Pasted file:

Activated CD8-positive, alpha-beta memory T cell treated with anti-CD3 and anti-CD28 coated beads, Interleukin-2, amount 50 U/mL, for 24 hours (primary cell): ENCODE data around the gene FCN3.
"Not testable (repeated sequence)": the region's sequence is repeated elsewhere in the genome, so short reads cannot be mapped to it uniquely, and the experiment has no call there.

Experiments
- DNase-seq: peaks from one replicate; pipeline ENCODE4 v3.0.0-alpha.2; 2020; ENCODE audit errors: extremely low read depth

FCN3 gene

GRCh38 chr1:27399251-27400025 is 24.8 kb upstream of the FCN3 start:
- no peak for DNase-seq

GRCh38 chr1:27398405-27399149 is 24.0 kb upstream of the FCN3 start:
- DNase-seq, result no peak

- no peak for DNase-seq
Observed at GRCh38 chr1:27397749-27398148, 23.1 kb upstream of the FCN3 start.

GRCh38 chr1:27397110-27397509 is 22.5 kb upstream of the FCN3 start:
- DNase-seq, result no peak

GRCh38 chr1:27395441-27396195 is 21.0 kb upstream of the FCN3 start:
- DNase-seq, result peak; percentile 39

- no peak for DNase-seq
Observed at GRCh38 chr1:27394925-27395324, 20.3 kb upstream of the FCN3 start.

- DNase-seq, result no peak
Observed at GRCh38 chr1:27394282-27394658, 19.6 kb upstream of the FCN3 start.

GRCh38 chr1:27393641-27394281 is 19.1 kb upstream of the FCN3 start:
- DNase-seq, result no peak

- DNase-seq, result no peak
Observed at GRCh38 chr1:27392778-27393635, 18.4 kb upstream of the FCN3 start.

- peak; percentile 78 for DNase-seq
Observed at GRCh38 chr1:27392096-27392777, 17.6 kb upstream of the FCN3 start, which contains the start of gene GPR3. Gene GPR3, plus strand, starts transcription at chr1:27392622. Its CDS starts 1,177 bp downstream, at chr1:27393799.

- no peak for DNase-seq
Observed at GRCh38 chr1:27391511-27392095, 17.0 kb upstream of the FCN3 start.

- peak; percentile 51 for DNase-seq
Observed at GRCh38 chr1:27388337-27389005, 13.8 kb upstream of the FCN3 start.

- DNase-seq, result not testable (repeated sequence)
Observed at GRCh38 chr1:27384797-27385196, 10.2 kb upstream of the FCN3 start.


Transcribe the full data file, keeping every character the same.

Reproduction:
Activated CD8-positive, alpha-beta memory T cell treated with anti-CD3 and anti-CD28 coated beads, Interleukin-2, amount 50 U/mL, for 24 hours (primary cell): ENCODE data around the gene FCN3.
"Not testable (repeated sequence)": the region's sequence is repeated elsewhere in the genome, so short reads cannot be mapped to it uniquely, and the experiment has no call there.

Experiments
- DNase-seq: peaks from one replicate; pipeline ENCODE4 v3.0.0-alpha.2; 2020; ENCODE audit errors: extremely low read depth

FCN3 gene

GRCh38 chr1:27399251-27400025 is 24.8 kb upstream of the FCN3 start:
- no peak for DNase-seq

GRCh38 chr1:27398405-27399149 is 24.0 kb upstream of the FCN3 start:
- DNase-seq, result no peak

- no peak for DNase-seq
Observed at GRCh38 chr1:27397749-27398148, 23.1 kb upstream of the FCN3 start.

GRCh38 chr1:27397110-27397509 is 22.5 kb upstream of the FCN3 start:
- DNase-seq, result no peak

GRCh38 chr1:27395441-27396195 is 21.0 kb upstream of the FCN3 start:
- DNase-seq, result peak; percentile 39

- no peak for DNase-seq
Observed at GRCh38 chr1:27394925-27395324, 20.3 kb upstream of the FCN3 start.

- DNase-seq, result no peak
Observed at GRCh38 chr1:27394282-27394658, 19.6 kb upstream of the FCN3 start.

GRCh38 chr1:27393641-27394281 is 19.1 kb upstream of the FCN3 start:
- DNase-seq, result no peak

- DNase-seq, result no peak
Observed at GRCh38 chr1:27392778-27393635, 18.4 kb upstream of the FCN3 start.

- peak; percentile 78 for DNase-seq
Observed at GRCh38 chr1:27392096-27392777, 17.6 kb upstream of the FCN3 start, which contains the start of gene GPR3. Gene GPR3, plus strand, starts transcription at chr1:27392622. Its CDS starts 1,177 bp downstream, at chr1:27393799.

- no peak for DNase-seq
Observed at GRCh38 chr1:27391511-27392095, 17.0 kb upstream of the FCN3 start.

- peak; percentile 51 for DNase-seq
Observed at GRCh38 chr1:27388337-27389005, 13.8 kb upstream of the FCN3 start.

- DNase-seq, result not testable (repeated sequence)
Observed at GRCh38 chr1:27384797-27385196, 10.2 kb upstream of the FCN3 start.